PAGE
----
The American company Under Armour has been manufacturing sportswear, shoes, and equipment since 1996. It was founded by Kevin Plank, a 23-year-old captain of a university football team. At first, he created moisture-absorbing uniforms, but then he significantly expanded the assortment.
Meaning and History
On the emblem, the phrase “Under Armor” was originally beaten. It appeared entirely by accident. Kevin Plank wanted to name his brand “Body Armor,” as reported to his brother Bill. But he misunderstood what he heard and thought that we were talking about Under Armor. Both of them liked this version, and they decided to leave it. The only change was spelling: in the second word, the abbreviated American suffix -or was replaced by the British -our. This is because a free number was available for the selected name.
The company owes its success to a bright and visible logo. Back in 1996, Jeff George, the defender of the Oakland Raiders team, appeared on the homepage of USA Today in a signature turtleneck with the Under Armour logo. The emblem was immediately noticed. After that, they began to order football equipment produced by Kevin Plank actively. Of course, the aesthetic component also matters, but the trademark is a certain design feature.
The design of the logo has changed several times.
1996 – 1997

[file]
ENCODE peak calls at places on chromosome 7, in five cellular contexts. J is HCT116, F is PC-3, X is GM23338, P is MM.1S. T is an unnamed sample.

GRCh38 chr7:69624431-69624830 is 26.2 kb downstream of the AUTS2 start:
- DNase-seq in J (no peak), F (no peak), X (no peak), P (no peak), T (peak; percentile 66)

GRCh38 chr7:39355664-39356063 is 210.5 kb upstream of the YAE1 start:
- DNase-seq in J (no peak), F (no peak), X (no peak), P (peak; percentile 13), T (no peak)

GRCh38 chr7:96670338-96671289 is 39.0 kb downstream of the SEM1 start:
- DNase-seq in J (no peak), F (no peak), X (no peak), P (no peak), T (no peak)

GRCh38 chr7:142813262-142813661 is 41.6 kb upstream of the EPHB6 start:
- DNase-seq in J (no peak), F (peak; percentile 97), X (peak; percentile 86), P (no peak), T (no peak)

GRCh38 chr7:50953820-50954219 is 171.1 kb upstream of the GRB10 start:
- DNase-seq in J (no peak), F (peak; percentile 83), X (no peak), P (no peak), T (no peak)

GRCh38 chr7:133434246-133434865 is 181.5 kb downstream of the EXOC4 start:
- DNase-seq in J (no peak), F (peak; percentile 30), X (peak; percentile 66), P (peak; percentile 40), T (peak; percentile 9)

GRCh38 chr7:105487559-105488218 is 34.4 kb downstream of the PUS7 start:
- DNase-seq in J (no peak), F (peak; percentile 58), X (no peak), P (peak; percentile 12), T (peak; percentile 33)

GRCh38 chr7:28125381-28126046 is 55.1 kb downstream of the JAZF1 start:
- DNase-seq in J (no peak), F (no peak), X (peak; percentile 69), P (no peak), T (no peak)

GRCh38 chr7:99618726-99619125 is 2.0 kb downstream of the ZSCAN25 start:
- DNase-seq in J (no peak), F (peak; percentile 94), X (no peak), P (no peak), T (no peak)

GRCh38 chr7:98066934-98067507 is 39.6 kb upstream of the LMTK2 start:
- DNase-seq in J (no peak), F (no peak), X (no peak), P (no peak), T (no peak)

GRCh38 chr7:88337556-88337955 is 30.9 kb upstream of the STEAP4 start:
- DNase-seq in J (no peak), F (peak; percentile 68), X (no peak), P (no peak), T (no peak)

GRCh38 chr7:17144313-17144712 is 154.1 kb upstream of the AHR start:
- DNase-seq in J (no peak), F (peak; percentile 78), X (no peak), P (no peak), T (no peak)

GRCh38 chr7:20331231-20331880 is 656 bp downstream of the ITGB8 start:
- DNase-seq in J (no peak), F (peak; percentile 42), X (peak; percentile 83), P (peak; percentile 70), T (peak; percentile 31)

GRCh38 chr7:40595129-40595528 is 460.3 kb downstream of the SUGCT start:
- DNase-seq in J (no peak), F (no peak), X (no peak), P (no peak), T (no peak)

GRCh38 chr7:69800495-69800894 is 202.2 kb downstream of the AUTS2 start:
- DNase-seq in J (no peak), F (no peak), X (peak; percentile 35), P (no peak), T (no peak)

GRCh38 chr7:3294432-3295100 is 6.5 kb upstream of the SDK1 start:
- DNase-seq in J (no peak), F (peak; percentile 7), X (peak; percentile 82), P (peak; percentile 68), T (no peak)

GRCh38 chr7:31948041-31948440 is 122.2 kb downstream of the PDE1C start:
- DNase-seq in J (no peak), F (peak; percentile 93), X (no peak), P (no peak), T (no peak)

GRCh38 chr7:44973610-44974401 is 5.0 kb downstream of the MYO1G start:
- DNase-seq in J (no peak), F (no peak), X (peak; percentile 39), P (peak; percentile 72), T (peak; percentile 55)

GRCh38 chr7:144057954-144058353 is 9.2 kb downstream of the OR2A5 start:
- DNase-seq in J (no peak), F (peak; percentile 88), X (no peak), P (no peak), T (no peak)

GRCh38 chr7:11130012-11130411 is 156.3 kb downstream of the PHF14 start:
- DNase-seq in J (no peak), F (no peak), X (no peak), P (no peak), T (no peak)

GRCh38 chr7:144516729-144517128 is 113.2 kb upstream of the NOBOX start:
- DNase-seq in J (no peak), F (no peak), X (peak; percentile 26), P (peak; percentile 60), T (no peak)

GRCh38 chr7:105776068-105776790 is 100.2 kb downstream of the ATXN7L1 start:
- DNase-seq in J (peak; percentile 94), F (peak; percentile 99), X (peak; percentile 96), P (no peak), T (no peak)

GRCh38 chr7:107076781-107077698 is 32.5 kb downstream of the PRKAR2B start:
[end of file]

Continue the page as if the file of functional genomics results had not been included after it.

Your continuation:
In 1996, the lines were smoother and elongated on the logo.
1997 – 1998
In 1997, the length of the lines decreased because the logo was placed inside the ellipse.
1998 – 1999
In 1998, the central parts of the semicircles became narrow, and the edges were noticeably thickened.
1999 – 2005
In 1999, the brand symbol was left without any borders that previously surrounded it. Under the symbol was the inscription “UNDER ARMOR,” and below it, the second inscription “Performance Apparel.”
2005 – present
In 2005, the inscription “Performance Apparel” was removed. In this form, the trademark has survived to the present day.
Font and Color of the Emblem
The graphic symbol of the brand consists of two semicircles. They are mirrored and intersect at two points. The first figure is directed upwards and denotes the letter “U.” The second looks down and shows “A.” Together, both elements form a unique monogram, somewhat reminiscent of an inverted Chanel logo.
A font designed specifically for the company, used since 1997. The “Under Armor” was made with this font. The inscription is under the original brand symbol. All letters in words are capital, strict, sans-serif. Typography combines both sharp corners and smooth edges. This is a hint that the clothes may look aggressive, but they are still comfortable to wear. The horizontal strokes “D,” “E,” “R,” and “A” are short: on the left side, they do not reach the vertical lines.